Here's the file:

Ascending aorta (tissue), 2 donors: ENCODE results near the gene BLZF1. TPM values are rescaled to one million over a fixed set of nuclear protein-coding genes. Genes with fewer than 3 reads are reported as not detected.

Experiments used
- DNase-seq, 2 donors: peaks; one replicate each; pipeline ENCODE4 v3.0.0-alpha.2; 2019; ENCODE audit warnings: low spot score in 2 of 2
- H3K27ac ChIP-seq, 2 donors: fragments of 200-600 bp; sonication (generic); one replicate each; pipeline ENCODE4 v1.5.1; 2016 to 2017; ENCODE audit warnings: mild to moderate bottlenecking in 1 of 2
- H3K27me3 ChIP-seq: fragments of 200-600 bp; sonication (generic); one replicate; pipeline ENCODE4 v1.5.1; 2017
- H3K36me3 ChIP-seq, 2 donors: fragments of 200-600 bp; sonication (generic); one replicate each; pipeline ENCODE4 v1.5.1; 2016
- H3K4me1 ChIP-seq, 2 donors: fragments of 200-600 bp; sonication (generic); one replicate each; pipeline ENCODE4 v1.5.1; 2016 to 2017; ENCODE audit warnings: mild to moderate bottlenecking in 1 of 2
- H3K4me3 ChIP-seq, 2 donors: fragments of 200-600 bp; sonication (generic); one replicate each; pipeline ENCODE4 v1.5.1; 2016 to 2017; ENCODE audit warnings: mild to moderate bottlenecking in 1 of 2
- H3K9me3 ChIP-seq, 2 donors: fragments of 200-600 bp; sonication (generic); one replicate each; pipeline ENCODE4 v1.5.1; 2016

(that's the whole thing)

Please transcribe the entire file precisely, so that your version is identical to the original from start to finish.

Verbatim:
Ascending aorta (tissue), 2 donors: ENCODE results near the gene BLZF1. TPM values are rescaled to one million over a fixed set of nuclear protein-coding genes. Genes with fewer than 3 reads are reported as not detected.

Experiments used
- DNase-seq, 2 donors: peaks; one replicate each; pipeline ENCODE4 v3.0.0-alpha.2; 2019; ENCODE audit warnings: low spot score in 2 of 2
- H3K27ac ChIP-seq, 2 donors: fragments of 200-600 bp; sonication (generic); one replicate each; pipeline ENCODE4 v1.5.1; 2016 to 2017; ENCODE audit warnings: mild to moderate bottlenecking in 1 of 2
- H3K27me3 ChIP-seq: fragments of 200-600 bp; sonication (generic); one replicate; pipeline ENCODE4 v1.5.1; 2017
- H3K36me3 ChIP-seq, 2 donors: fragments of 200-600 bp; sonication (generic); one replicate each; pipeline ENCODE4 v1.5.1; 2016
- H3K4me1 ChIP-seq, 2 donors: fragments of 200-600 bp; sonication (generic); one replicate each; pipeline ENCODE4 v1.5.1; 2016 to 2017; ENCODE audit warnings: mild to moderate bottlenecking in 1 of 2
- H3K4me3 ChIP-seq, 2 donors: fragments of 200-600 bp; sonication (generic); one replicate each; pipeline ENCODE4 v1.5.1; 2016 to 2017; ENCODE audit warnings: mild to moderate bottlenecking in 1 of 2
- H3K9me3 ChIP-seq, 2 donors: fragments of 200-600 bp; sonication (generic); one replicate each; pipeline ENCODE4 v1.5.1; 2016